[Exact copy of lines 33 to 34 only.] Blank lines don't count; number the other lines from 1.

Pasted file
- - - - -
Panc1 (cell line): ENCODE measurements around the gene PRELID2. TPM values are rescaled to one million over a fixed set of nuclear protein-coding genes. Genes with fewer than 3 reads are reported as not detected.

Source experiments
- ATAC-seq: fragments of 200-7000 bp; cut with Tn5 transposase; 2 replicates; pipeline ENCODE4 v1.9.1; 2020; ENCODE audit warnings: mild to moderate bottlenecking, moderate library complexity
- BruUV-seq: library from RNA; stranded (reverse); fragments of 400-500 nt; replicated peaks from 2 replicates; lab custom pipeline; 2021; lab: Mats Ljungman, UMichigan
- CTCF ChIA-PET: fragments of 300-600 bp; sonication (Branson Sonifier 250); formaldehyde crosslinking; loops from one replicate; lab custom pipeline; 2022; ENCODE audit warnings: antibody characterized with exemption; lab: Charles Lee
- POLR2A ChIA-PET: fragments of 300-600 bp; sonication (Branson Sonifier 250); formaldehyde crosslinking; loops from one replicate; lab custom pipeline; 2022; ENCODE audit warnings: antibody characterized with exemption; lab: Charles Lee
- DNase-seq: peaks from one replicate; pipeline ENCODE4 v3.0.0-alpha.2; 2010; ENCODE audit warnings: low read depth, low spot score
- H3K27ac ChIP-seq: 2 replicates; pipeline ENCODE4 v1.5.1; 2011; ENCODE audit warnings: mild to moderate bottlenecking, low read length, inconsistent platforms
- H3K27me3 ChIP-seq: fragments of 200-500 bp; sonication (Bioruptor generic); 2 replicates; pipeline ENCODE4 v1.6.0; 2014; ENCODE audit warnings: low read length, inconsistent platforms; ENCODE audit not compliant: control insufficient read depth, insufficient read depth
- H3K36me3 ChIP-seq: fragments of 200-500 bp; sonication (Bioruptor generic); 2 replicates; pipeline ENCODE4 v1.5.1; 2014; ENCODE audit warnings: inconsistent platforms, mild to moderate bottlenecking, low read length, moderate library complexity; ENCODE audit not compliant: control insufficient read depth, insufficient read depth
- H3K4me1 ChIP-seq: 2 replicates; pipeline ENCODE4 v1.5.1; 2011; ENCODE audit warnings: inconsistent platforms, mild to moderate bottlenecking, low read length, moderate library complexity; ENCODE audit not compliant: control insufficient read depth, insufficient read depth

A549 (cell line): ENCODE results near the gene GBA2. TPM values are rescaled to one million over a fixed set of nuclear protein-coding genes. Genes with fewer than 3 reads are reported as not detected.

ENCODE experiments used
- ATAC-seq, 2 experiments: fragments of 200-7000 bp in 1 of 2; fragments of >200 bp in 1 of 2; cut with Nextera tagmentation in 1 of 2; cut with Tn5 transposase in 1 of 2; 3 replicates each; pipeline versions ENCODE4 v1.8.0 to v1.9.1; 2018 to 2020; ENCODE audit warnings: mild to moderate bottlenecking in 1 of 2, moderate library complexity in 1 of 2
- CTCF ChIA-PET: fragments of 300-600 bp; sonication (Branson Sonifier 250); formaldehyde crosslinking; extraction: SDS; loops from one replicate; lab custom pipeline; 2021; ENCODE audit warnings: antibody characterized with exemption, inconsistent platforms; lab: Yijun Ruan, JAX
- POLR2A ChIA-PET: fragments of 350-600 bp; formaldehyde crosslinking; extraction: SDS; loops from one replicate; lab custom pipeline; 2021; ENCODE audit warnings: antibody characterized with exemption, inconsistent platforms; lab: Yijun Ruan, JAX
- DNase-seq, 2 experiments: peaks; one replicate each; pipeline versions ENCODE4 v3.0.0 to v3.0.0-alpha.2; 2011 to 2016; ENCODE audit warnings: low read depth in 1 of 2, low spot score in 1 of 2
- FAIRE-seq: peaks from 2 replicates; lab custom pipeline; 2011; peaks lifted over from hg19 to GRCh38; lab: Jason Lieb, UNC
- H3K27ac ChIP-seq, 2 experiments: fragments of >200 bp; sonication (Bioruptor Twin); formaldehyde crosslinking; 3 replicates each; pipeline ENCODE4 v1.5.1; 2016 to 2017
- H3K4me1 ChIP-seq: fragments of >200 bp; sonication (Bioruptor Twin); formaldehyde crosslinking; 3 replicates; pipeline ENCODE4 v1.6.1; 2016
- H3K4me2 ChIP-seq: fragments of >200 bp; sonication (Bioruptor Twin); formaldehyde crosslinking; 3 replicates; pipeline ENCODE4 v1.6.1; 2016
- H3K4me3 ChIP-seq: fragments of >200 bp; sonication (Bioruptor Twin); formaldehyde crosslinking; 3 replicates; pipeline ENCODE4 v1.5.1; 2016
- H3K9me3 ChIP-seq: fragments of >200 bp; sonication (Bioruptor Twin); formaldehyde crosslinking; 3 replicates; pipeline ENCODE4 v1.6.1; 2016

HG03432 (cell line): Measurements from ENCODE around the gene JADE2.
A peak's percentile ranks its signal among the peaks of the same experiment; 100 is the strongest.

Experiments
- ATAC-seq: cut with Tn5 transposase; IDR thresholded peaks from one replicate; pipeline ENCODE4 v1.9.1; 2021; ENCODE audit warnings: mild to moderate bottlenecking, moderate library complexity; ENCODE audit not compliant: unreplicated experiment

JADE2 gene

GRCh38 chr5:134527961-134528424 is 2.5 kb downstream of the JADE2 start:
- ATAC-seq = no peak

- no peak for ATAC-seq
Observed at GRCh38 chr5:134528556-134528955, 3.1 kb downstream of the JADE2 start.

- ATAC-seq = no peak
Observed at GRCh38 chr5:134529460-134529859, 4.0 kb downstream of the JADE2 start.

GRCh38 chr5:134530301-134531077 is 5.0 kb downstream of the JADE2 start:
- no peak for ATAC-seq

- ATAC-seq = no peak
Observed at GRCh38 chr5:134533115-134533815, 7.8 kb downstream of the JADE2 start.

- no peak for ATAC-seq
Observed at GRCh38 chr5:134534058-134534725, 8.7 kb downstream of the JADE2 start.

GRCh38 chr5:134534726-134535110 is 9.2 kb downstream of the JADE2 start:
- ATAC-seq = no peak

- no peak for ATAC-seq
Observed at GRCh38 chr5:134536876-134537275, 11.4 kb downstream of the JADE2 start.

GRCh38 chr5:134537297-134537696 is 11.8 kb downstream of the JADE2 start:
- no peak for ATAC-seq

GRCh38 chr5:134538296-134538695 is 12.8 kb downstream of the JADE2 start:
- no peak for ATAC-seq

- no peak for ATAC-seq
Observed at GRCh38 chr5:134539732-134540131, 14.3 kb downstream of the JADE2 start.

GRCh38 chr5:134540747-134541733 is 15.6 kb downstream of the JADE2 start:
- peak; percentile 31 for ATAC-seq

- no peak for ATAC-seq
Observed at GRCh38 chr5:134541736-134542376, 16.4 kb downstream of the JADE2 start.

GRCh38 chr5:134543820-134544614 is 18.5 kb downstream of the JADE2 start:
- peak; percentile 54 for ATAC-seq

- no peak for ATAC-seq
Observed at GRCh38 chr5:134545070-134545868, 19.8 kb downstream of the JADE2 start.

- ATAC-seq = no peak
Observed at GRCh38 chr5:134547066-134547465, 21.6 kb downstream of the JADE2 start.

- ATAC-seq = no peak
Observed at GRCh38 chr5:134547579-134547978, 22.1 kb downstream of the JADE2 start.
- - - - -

- ATAC-seq = no peak
Observed at GRCh38 chr5:134529460-134529859, 4.0 kb downstream of the JADE2 start.